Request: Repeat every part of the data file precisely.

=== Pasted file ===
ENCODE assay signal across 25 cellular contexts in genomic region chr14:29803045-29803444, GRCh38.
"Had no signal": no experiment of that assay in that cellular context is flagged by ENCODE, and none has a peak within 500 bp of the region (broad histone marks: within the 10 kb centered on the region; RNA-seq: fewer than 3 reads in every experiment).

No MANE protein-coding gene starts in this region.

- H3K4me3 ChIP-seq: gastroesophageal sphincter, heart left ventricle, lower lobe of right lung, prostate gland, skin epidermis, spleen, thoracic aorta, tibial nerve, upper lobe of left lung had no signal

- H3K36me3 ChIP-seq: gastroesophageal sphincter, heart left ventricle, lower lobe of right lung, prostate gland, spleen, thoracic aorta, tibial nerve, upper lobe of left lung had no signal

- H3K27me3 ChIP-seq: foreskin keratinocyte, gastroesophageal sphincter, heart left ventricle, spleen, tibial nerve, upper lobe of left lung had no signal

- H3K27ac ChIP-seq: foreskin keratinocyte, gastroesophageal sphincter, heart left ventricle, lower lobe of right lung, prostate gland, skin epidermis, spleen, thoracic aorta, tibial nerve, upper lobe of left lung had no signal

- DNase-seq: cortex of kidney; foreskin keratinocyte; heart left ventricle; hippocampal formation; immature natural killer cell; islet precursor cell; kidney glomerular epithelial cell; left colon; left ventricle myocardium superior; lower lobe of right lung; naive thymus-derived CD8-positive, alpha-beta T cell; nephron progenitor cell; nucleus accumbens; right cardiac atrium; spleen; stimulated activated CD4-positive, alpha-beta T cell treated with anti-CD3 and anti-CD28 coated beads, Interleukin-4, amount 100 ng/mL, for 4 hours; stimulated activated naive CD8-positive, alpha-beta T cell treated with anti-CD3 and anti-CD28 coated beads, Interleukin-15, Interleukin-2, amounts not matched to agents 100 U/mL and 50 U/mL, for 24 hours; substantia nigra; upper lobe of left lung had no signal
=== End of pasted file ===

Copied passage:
ENCODE assay signal across 25 cellular contexts in genomic region chr14:29803045-29803444, GRCh38.
"Had no signal": no experiment of that assay in that cellular context is flagged by ENCODE, and none has a peak within 500 bp of the region (broad histone marks: within the 10 kb centered on the region; RNA-seq: fewer than 3 reads in every experiment).

No MANE protein-coding gene starts in this region.

- H3K4me3 ChIP-seq: gastroesophageal sphincter, heart left ventricle, lower lobe of right lung, prostate gland, skin epidermis, spleen, thoracic aorta, tibial nerve, upper lobe of left lung had no signal

- H3K36me3 ChIP-seq: gastroesophageal sphincter, heart left ventricle, lower lobe of right lung, prostate gland, spleen, thoracic aorta, tibial nerve, upper lobe of left lung had no signal

- H3K27me3 ChIP-seq: foreskin keratinocyte, gastroesophageal sphincter, heart left ventricle, spleen, tibial nerve, upper lobe of left lung had no signal

- H3K27ac ChIP-seq: foreskin keratinocyte, gastroesophageal sphincter, heart left ventricle, lower lobe of right lung, prostate gland, skin epidermis, spleen, thoracic aorta, tibial nerve, upper lobe of left lung had no signal

- DNase-seq: cortex of kidney; foreskin keratinocyte; heart left ventricle; hippocampal formation; immature natural killer cell; islet precursor cell; kidney glomerular epithelial cell; left colon; left ventricle myocardium superior; lower lobe of right lung; naive thymus-derived CD8-positive, alpha-beta T cell; nephron progenitor cell; nucleus accumbens; right cardiac atrium; spleen; stimulated activated CD4-positive, alpha-beta T cell treated with anti-CD3 and anti-CD28 coated beads, Interleukin-4, amount 100 ng/mL, for 4 hours; stimulated activated naive CD8-positive, alpha-beta T cell treated with anti-CD3 and anti-CD28 coated beads, Interleukin-15, Interleukin-2, amounts not matched to agents 100 U/mL and 50 U/mL, for 24 hours; substantia nigra; upper lobe of left lung had no signal